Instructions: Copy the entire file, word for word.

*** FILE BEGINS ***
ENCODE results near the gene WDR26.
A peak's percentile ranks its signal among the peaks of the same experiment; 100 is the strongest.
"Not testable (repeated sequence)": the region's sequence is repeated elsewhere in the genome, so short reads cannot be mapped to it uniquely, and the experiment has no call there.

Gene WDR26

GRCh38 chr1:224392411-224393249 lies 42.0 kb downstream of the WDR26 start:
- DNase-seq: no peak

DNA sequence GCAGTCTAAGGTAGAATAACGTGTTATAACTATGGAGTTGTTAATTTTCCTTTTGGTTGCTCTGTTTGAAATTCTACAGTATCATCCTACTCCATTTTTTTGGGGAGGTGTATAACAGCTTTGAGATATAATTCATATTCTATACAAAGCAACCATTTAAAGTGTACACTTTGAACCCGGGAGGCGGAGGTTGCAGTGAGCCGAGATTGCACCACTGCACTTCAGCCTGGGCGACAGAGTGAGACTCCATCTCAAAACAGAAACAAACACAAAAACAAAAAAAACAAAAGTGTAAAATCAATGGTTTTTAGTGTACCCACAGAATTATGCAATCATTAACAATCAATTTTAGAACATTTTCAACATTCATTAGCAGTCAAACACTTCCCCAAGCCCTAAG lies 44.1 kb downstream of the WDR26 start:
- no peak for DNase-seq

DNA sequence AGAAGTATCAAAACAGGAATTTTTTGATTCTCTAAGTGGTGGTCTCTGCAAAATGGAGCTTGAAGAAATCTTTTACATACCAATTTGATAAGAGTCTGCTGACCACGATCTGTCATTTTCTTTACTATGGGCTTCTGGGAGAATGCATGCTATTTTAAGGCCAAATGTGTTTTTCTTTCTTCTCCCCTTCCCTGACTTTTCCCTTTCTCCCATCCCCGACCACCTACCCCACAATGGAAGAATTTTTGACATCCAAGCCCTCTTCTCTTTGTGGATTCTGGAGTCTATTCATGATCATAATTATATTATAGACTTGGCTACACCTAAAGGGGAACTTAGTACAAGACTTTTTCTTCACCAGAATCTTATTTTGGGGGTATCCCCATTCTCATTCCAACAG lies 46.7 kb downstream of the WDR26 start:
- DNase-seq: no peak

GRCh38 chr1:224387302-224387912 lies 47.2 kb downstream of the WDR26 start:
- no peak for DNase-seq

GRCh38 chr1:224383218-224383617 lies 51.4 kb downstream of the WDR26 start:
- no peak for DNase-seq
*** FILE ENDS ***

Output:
ENCODE results near the gene WDR26.
A peak's percentile ranks its signal among the peaks of the same experiment; 100 is the strongest.
"Not testable (repeated sequence)": the region's sequence is repeated elsewhere in the genome, so short reads cannot be mapped to it uniquely, and the experiment has no call there.

Gene WDR26

GRCh38 chr1:224392411-224393249 lies 42.0 kb downstream of the WDR26 start:
- DNase-seq: no peak

DNA sequence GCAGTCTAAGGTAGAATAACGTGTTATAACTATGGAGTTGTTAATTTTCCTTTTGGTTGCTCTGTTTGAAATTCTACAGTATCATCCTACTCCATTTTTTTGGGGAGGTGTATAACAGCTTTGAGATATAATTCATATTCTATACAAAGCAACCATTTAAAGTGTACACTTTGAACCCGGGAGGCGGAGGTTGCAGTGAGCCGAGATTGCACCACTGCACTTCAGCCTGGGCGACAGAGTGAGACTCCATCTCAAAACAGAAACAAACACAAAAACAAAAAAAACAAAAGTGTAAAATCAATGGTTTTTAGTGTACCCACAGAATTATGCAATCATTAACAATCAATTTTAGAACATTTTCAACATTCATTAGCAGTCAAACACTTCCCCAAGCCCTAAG lies 44.1 kb downstream of the WDR26 start:
- no peak for DNase-seq

DNA sequence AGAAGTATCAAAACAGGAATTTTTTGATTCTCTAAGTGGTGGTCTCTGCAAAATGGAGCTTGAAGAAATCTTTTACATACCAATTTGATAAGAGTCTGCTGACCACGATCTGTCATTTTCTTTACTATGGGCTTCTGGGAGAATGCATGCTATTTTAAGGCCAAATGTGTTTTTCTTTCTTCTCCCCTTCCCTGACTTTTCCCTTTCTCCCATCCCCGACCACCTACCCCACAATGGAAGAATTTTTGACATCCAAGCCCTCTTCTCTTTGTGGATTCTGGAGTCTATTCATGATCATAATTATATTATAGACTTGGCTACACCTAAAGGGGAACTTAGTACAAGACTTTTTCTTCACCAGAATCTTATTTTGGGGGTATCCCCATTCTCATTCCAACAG lies 46.7 kb downstream of the WDR26 start:
- DNase-seq: no peak

GRCh38 chr1:224387302-224387912 lies 47.2 kb downstream of the WDR26 start:
- no peak for DNase-seq

GRCh38 chr1:224383218-224383617 lies 51.4 kb downstream of the WDR26 start:
- no peak for DNase-seq